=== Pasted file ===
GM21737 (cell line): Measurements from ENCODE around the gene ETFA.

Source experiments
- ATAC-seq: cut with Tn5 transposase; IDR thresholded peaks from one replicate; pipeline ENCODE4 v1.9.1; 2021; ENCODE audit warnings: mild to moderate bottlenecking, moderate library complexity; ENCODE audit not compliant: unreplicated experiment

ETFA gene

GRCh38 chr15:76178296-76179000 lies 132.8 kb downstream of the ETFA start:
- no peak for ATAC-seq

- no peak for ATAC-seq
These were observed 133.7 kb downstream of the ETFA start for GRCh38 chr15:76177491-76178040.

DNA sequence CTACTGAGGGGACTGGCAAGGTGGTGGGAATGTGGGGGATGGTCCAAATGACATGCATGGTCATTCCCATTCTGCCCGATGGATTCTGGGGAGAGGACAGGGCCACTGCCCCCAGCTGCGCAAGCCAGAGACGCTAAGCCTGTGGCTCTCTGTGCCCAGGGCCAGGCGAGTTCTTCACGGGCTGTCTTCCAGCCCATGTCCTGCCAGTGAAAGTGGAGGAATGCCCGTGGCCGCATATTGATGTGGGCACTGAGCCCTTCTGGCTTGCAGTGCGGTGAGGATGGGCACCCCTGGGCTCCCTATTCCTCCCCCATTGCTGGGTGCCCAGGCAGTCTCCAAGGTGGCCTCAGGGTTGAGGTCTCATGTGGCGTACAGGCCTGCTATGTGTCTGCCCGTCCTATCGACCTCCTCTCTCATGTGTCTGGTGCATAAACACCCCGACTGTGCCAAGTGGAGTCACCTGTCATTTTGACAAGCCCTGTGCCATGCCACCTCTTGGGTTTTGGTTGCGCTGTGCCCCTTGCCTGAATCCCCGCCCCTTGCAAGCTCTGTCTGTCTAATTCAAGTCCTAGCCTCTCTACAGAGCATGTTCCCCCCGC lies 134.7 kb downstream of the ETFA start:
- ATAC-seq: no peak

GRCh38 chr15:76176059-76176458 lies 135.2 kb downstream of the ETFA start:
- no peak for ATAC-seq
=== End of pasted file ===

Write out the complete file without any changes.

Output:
GM21737 (cell line): Measurements from ENCODE around the gene ETFA.

Source experiments
- ATAC-seq: cut with Tn5 transposase; IDR thresholded peaks from one replicate; pipeline ENCODE4 v1.9.1; 2021; ENCODE audit warnings: mild to moderate bottlenecking, moderate library complexity; ENCODE audit not compliant: unreplicated experiment

ETFA gene

GRCh38 chr15:76178296-76179000 lies 132.8 kb downstream of the ETFA start:
- no peak for ATAC-seq

- no peak for ATAC-seq
These were observed 133.7 kb downstream of the ETFA start for GRCh38 chr15:76177491-76178040.

DNA sequence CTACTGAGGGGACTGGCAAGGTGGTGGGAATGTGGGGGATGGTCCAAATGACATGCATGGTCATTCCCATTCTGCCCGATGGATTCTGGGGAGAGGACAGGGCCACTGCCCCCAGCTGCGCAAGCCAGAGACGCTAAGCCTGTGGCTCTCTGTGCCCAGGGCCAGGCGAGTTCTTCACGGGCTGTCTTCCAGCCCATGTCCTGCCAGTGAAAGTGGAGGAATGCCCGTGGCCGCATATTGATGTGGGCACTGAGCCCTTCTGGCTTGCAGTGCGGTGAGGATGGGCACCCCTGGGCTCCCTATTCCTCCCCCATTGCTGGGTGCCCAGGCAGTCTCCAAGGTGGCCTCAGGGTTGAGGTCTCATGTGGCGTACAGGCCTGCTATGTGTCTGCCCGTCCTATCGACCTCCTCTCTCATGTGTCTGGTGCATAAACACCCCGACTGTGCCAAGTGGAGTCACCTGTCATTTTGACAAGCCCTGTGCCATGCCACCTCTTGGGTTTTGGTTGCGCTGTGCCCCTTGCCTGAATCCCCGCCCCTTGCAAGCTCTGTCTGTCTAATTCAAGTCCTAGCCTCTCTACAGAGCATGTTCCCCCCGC lies 134.7 kb downstream of the ETFA start:
- ATAC-seq: no peak

GRCh38 chr15:76176059-76176458 lies 135.2 kb downstream of the ETFA start:
- no peak for ATAC-seq